A lot of people think if you’ve got mental health issues, they’re there forever. That simply isn’t the case. I had never considered suicide before this and, although today I still have the occasional wobble, I have not planned or attempted suicide again since my sessions with Red Poppy.

What I’ve learnt from my experience is that I hit crisis point. This never should have happened. I was new to the career. It is my dream job and something I’ve worked hard for but I lacked confidence and was scared of risking it all if I spoke out. If I had got more appropriate help sooner, this crisis point would not have been reached.

There is still a problem in society and institutions surrounding stigma for mental health that leads to additional personal pressure on sufferers at a time when they are least equipped to deal with it. Our organisational rhetoric is all positive but individuals still struggle to understand the similarities between mental and physical health.

My best analogy is my appendicitis. A month ago I began to feel abdominal pain. I recognised the signs and symptoms. After a day and half of toughing it out, I got checked out and a few days later left hospital without my appendix.

It’s been a rough year, but I can assure you this isn’t typical!  I’m now just coming to the end of my appendectomy recovery. This is something I am not ashamed to talk about. It is something colleagues understand and can relate to. I am universally supported and not judged. I had a number of colleagues visit me in the hospital and at home. This has all aided my recovery and my return to work sooner than the date the doctor signed me off for.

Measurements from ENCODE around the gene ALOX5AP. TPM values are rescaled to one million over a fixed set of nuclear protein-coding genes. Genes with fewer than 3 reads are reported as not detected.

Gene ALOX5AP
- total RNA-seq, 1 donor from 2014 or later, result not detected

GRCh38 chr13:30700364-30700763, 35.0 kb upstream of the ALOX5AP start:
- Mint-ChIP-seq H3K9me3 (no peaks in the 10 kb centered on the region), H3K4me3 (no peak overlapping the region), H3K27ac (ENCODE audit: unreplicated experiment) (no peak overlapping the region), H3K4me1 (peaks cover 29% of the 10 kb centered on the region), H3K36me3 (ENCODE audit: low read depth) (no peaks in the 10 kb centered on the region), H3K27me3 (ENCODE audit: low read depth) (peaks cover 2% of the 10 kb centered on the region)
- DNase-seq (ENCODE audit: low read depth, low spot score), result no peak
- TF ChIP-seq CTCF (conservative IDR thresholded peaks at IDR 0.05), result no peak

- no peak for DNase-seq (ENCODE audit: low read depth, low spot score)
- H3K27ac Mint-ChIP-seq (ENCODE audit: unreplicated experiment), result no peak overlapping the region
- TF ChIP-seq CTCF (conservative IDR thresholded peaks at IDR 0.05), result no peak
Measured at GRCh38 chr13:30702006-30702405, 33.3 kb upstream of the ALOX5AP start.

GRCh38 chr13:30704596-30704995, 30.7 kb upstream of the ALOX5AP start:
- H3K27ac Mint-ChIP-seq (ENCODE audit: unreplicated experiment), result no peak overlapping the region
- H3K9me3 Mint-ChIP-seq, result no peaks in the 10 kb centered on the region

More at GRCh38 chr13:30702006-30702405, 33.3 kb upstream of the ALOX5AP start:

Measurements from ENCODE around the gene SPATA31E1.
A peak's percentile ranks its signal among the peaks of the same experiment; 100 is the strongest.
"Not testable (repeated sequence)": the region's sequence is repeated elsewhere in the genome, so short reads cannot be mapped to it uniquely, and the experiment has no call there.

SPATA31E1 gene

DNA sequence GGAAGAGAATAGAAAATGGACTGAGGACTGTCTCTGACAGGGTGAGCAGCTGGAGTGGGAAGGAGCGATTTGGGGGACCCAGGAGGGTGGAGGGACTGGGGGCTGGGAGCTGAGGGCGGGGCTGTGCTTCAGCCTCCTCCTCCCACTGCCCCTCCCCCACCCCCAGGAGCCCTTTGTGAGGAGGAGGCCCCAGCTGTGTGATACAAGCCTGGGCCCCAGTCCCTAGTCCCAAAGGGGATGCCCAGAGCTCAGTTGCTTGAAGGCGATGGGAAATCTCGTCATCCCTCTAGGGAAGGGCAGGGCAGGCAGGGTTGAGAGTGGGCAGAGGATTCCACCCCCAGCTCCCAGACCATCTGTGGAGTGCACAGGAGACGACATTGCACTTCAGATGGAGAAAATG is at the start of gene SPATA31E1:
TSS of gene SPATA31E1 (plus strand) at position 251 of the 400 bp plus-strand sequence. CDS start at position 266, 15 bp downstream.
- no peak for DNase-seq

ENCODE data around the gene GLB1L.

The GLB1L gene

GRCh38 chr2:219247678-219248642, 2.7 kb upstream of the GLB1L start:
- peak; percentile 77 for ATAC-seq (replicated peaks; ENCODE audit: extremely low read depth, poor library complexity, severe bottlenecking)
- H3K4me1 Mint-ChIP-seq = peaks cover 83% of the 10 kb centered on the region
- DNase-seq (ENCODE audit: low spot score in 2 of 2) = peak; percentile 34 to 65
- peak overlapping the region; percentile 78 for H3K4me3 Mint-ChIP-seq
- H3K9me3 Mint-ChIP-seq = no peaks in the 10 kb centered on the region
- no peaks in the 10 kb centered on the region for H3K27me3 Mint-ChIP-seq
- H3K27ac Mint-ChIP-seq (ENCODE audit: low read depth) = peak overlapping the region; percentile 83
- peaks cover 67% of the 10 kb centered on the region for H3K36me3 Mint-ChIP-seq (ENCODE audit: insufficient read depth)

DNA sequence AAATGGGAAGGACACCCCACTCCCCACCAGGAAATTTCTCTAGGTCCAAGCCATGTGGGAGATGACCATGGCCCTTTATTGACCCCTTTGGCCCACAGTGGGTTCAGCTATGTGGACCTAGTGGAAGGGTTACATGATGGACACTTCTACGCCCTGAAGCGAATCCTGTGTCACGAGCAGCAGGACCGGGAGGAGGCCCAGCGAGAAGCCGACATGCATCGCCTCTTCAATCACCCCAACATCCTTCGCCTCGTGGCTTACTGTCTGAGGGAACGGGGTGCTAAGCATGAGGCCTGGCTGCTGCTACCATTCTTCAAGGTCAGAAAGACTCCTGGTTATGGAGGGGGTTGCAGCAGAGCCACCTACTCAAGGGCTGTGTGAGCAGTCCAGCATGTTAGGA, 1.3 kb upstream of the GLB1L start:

If I had treated my appendicitis in the same way I treated my mental health I would have delayed seeking treatment, symptoms would have worsened until my appendix ruptured - the equivalent of a mental health crisis. At worst this, equally, could have proved fatal and at best would have led to a much longer recovery time.

The reason I have chosen to tell my story and take the risk of explaining the worst time of my life involving a subject which has huge stigma around it, is to highlight that employees are all people with human frailties. We all need support from time to time. I got mine from Rachel, Red Poppy and the wellbeing team and it made a huge difference. I bounced back and ignored advice to postpone achieving my technician status. In spite of separate mental and physical health scares, I am now fully back on track and I qualified as a technician at the start of July. This is something I could not have achieved without Rachel and the wellbeing team.

Whilst my primary purpose here is to use my example to endorse the expertise and compassion of the wellbeing team and personally thank everyone for the help I have received, I would like to exploit the opportunity to appeal to the leaders, managers and influencers in this organisation.

My appeal is that mental health needs proactive interventions and ongoing commitment to removing stigma. The time is ideal now to link in with high profile, national campaigns so that the statistically next ‘one of four of us in this room’ who needs it doesn’t have to rely on someone as skilled and emotionally intelligent as my manager to intervene. I hope people seek the excellent support that’s available much earlier than I did.

If you are feeling suicidal or you are very worried about someone the Samaritans are available to talk 24/7, you can call them free on 116 123.

Alternatively, please contact The Staff Wellbeing Team on 01234 243060.